Changing behaviours in sourcing – Q&A with Salesforce and Oracle’s former CPO


GregTennyson.jpgCPO of VSP Global Greg Tennyson leads transformative change. He is the former VP and CPO (source-to-settle and expense-to-settle) at Salesforce and Oracle.

Greg sat down with ScoutRFP to discuss sourcing’s ever-evolving relationship with business – he talks culture, Moolah (the spend-it-like-its-yours monster) and how CPOs can work with the pace of change at an organisation to reach sourcing-stakeholder “utopia.”

Smart Procurement World topic highlight: When is ‘impact sourcing’ the right fit for your global sourcing digitisation strategy? Presented by Sanet Shepperson, property and procurement executive at Cell C.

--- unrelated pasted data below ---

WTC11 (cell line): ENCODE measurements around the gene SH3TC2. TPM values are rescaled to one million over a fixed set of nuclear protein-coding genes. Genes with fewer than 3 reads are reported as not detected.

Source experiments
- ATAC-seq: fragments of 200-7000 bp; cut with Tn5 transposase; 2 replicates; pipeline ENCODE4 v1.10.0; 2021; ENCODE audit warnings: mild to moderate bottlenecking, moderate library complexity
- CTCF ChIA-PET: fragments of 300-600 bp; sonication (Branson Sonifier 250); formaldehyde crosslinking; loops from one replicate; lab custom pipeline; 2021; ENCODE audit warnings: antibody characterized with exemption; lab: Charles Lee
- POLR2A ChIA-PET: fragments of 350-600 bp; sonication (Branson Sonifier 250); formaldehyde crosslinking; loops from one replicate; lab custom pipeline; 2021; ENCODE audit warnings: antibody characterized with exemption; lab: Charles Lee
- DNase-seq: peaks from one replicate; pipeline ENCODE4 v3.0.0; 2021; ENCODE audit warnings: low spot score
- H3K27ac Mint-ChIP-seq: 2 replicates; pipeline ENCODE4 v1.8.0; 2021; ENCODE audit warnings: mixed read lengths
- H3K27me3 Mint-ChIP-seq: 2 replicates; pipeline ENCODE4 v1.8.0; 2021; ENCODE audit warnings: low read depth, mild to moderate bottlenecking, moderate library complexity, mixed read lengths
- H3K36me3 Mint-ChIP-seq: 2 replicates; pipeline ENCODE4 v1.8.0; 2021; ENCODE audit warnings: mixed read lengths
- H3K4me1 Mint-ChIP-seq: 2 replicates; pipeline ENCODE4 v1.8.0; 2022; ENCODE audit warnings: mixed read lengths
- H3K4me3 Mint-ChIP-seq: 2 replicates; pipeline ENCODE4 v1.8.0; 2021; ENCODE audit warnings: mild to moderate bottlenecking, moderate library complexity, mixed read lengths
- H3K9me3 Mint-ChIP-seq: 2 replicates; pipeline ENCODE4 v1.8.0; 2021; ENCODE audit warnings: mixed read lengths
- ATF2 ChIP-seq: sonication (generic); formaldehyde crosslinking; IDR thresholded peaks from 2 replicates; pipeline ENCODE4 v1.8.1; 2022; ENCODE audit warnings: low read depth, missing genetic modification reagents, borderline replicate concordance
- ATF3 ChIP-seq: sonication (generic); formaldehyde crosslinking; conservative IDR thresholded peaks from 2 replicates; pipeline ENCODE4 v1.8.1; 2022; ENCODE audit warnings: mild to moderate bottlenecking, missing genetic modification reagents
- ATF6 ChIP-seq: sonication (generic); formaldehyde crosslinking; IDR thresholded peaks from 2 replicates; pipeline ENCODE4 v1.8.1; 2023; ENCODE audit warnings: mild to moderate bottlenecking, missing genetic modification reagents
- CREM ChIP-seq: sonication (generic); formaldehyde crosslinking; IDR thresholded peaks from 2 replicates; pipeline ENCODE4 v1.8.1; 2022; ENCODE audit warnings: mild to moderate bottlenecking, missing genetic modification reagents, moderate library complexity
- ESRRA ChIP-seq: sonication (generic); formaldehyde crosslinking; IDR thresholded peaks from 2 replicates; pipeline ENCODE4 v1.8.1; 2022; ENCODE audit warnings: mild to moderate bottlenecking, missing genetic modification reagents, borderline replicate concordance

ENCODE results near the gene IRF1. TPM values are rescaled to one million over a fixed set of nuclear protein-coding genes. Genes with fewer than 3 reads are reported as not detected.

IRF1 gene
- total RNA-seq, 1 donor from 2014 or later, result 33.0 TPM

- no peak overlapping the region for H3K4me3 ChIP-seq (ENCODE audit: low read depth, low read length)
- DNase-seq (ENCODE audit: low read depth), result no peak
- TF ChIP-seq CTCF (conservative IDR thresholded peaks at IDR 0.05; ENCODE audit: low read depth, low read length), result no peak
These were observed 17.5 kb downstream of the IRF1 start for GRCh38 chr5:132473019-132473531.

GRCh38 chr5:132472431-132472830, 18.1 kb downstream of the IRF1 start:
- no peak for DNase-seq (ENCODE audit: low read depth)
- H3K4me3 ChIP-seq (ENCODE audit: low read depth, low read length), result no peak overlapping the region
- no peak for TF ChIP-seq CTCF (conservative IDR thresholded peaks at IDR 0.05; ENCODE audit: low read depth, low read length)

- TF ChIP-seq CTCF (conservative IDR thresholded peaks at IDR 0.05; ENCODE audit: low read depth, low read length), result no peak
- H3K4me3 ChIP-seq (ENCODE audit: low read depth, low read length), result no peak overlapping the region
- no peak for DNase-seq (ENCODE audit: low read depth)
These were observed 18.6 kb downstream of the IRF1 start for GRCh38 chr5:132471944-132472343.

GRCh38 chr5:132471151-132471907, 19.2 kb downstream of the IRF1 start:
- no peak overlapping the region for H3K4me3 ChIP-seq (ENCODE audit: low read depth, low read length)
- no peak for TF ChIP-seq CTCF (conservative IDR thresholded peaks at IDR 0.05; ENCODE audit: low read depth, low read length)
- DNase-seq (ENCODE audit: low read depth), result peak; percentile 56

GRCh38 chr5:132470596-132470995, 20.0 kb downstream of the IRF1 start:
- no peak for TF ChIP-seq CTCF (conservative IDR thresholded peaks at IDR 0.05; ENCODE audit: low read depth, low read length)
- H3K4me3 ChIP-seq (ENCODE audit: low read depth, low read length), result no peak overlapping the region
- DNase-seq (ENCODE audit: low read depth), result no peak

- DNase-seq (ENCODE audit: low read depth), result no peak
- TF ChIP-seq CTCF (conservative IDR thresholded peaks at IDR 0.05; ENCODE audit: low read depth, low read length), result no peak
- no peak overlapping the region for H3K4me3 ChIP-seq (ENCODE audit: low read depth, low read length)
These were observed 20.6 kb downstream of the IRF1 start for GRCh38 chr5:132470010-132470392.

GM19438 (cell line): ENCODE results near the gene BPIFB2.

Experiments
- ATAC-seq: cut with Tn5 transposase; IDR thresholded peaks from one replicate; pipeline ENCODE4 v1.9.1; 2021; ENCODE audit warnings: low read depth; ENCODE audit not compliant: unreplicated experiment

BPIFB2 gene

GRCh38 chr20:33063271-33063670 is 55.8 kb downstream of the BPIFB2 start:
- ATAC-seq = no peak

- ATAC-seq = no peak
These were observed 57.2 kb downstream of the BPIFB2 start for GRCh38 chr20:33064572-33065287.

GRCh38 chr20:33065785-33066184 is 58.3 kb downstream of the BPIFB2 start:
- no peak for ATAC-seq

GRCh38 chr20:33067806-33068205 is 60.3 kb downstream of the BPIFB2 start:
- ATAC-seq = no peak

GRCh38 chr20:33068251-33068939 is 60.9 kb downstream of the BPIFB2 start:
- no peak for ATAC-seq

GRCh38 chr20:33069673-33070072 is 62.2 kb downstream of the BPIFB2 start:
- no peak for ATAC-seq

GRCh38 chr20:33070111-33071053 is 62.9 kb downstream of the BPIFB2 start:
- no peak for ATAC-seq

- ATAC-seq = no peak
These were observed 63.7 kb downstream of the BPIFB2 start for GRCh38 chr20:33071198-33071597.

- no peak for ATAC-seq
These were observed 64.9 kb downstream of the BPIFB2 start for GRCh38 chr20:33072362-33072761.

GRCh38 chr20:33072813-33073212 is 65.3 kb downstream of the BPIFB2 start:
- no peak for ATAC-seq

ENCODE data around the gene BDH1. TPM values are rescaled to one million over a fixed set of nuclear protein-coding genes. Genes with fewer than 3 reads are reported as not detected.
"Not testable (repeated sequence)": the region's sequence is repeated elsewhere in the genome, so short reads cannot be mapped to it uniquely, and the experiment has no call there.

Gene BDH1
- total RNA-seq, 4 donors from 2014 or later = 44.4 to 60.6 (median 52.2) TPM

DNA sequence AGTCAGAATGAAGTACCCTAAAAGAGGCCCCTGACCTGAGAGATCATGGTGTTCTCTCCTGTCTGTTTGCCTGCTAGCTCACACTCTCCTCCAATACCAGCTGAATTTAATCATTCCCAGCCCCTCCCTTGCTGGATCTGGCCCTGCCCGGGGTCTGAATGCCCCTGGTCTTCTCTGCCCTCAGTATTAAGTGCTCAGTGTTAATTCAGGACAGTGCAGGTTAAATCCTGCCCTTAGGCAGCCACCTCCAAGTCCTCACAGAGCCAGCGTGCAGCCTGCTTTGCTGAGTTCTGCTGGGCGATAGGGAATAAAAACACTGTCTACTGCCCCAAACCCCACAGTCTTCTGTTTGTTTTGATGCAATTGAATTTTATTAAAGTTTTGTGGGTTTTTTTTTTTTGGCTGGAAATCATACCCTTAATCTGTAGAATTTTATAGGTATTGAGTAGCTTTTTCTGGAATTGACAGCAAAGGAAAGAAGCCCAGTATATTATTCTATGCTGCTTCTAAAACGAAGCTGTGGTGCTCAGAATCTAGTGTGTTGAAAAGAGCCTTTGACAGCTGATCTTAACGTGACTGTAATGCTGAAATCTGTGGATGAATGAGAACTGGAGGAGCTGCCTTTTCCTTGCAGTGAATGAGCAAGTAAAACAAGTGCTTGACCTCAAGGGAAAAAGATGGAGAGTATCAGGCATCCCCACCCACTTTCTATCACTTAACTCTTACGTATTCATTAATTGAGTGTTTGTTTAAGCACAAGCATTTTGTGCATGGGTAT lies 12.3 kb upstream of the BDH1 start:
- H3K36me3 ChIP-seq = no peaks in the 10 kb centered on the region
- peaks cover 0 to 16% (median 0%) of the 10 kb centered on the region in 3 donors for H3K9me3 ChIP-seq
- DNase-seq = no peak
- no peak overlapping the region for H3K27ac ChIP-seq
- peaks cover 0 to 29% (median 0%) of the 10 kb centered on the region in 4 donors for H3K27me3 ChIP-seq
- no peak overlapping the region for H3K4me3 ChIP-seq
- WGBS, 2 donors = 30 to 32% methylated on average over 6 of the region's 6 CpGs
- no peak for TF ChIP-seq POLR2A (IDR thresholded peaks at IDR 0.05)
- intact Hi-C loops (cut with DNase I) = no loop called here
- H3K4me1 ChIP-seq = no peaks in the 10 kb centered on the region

You’ve been the CPO at Oracle, Salesforce, and now VSP. How have best practices in sourcing evolved since you first started?

GT: There has been a paradigm shift in terms of procurement’s role and their contribution to the organisation. There is a focus now on understanding (the term is often overused now) “big data.” The ability to understand the underlying data, trends and relationships, and predict future outcomes will fundamentally change procurement’s value proposition. The shift to being able to get in front of it from a planning and forecasting perspective will help us better align with our customers.

Also, at Oracle (it’s been almost 8 years since I left Oracle) we had the ability to auto-generate POs, so certain conditions were met on a requisition (shopping cart) and the system would generate a PO, absent of any oversight. I can see that shifting and becoming more prevalent in the space – a form of robotic procurement. The result is that we free up procurement resources (aka talent), so that they can focus on relationships, building a pipeline of opportunities, and delivering value, as opposed to “tending shop.”